Based on a true story, this film (along with Pat Jackson's Western Approaches) is probably the best film about the war at sea made during the war itself. Starting in a low-key, almost banal, manner, it builds into an inspiring drama of survival. Despite some limitations of production and special effects, it still exerts a grip seventy years after it was made.
The film opens in England, in November 1940. The oil tanker San Demetrio (registered in London, hence the title) is about to sail for America on convoy duty. In Galveston, Texas, the ship takes on a cargo of aviation fuel and picks up an extra hand, Preston (Robert Beatty), who claims to be a Canadian wanting to join the RAF. Spending his advance wages getting drunk in a bar, Preston belligerently (and unwisely) tells a stranger he is sailing for England on an old tub called San Demetrio. The stranger is, of course, San Demetrio's Bosun (Frederick Piper), and he immediately puts Preston (universally called 'Yank', despite insisting he's Canadian) to work painting the ship's funnel.
In mid-Atlantic San Demetrio's convoy is attacked by a German warship. The convoy's poorly-armed escort, the Jervis Bay, deliberately sails into enemy fire to allow the convoy to scatter before being sunk (Jervis Bay's captain was awarded a posthumous Victoria Cross for this action).
San Demetrio seems like she might be clear of danger when a shell punctures one of her oil tanks, causing a fire. The Captain gives the order to abandon ship and his boat is soon picked up. Another lifeboat, with the Chief Engineer (Walter Fitzgerald) and 2nd Officer Hawkins (Ralph Michael) on board, remains adrift. After two days the men are cold, wet, hungry and exhausted. Eventually, they spot a ship. As they approach, they realise it is on fire - it is the San Demetrio, somehow still afloat. After some discussion, the men agree to reboard rather than suffer in the boat. Men start tackling the fires and the Chief checks the engine room, eventually managing to power the firehoses. Spirits begin to lift, especially after the Chief takes a chance on lighting the stove and boils tea.
After clearing out the engine room, the Chief decides that despite the damage it might even be possible to get the ship under way. Hawkins consults the others and they agree to head East, hoping to reach Britain. San Demetrio resumes her voyage.
In the engine room, Boyle (Mervyn Johns), injured in the lifeboat, collapses and is put to bed. The Chief nominates Jamieson (Gordon Jackson) to take his place in the engine room.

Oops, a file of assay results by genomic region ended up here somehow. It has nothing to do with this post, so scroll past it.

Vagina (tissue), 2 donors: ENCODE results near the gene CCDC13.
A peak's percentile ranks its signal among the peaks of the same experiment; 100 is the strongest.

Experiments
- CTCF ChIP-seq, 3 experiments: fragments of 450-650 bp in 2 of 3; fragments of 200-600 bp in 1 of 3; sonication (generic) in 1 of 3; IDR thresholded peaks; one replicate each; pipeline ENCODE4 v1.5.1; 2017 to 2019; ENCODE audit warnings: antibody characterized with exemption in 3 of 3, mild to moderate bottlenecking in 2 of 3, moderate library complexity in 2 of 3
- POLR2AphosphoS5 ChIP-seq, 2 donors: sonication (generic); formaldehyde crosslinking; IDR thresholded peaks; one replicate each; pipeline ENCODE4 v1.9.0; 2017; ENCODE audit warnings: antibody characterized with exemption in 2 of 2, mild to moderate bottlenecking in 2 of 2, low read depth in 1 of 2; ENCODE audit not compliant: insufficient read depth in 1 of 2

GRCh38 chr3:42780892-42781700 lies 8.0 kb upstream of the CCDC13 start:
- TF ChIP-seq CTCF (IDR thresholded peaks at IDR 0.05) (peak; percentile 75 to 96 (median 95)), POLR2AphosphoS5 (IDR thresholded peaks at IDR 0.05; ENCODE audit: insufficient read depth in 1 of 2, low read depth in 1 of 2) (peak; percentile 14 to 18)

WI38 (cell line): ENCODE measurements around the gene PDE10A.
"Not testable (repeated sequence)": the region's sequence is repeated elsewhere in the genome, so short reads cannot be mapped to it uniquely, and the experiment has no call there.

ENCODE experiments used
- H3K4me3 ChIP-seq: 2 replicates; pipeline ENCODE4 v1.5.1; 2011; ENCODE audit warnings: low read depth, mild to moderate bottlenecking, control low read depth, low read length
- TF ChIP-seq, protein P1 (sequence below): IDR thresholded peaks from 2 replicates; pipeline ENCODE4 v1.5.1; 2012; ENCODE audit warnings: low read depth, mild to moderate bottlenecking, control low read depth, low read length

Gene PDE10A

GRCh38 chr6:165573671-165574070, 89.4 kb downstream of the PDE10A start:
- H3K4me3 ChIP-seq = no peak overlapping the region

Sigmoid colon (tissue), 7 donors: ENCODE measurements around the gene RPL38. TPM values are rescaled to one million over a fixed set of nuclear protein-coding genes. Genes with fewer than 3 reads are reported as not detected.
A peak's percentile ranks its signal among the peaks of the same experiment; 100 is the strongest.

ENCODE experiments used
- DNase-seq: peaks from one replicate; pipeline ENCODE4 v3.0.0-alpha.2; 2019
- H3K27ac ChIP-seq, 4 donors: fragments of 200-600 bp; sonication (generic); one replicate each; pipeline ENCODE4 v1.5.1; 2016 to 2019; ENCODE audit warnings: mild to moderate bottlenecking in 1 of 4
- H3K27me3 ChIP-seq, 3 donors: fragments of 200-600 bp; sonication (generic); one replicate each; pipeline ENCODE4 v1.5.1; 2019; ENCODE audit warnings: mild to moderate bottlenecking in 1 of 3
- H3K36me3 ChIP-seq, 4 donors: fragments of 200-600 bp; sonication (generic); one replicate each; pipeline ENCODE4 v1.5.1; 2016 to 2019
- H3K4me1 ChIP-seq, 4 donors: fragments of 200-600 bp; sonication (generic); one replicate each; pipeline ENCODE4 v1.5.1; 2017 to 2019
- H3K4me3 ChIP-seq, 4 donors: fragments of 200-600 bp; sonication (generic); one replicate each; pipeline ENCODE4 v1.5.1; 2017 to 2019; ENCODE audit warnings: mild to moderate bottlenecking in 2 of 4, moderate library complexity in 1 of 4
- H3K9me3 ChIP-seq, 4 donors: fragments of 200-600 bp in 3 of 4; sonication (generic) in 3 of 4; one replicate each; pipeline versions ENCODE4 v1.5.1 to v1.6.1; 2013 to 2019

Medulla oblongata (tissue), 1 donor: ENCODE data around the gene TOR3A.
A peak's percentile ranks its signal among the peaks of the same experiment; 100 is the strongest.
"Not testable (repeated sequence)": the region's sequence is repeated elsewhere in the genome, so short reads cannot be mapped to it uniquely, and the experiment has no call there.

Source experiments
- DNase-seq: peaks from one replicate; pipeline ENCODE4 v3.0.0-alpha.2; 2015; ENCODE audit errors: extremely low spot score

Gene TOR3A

To improve the ship's handling in rough seas, the Chief suggests transferring some of the oil to another tank to even the load, braving poisonous oil fumes to release the valves.
The men are cold and worn out, living on cold vegetables, but with fumes everywhere they dare not risk a fire. Jamieson scalds his hand in the boiler room, inspiring the Chief to use the heat to boil water for cooking. The men's spirits improve with the hot meal. Boyle dies and is buried at sea.
Finally, they reach Ireland's West coast, and the Admiralty sends a tug to assist them. Unknown to the crew, they stand to win substantial salvage money - provided they bring the ship home unaided. The Chief cheerfully gives the tug a two-finger salute, saying he can make more speed than the tug.
In a brief epilogue, a court awards salvage money totalling £14,700 (£3.75 million in 2015 values) to be shared among them; the judge praises their bravery. The crew requests that San Demetrio's Merchant Navy Red Ensign be presented to 'Yank' as a token of gratitude.
In a 1943 lecture, Ealing studio head Michael Balcon said San Demetrio London, would be "the best example of the final departure from tinsel which the film industry can make" and made the best use of the British documentary film tradition to tell a gripping story of courage, stoicism and resilience where the ship (with its crew of English, Scots and Welsh) represents Britain itself - besieged, damaged, but refusing to accept defeat.
The film also emphasises the unity required to achieve a common goal. Under Hawkins leadership officers do their share of the hard work, and key decisions - whether to reboard the stricken San Demetrio, whether to head for home or back to safer US waters - are put to the vote. Here is an obvious message about the ideals Britain was fighting for, and the kind of leadership the British expected when victory had been won: consensual and democratic, leaving behind the class structure of the past.
San Demetrio London is a benchmark for wartime realistic film-making and, as a true story, still packs a punch. It points the way towards post-war documentary-style films, such as Scott of the Antarctic, The Cruel Sea, and A Night to Remember, both in its treatment and the use of character actors rather than stars in the cast. Sadly, San Demetrio herself did not survive the war, being torpedoed off the US coast in 1942.
DJ John Peel used to recommend his listeners watch this when it was on TV, it was one of his favourites, and that's the reason I've seen it. It's good, but I'd say In Which We Serve was the best British Navy movie made during the actual war itself.
8 Jun 2015
In Which We Serve is good but its social perspective sticks in my throat, with Noël Coward lording it over his salt-of-the-earth working class crew, who are expected to be grateful for his leadership and patronage. I don't think anyone actually tugs a forelock in this film, but I can't be sure.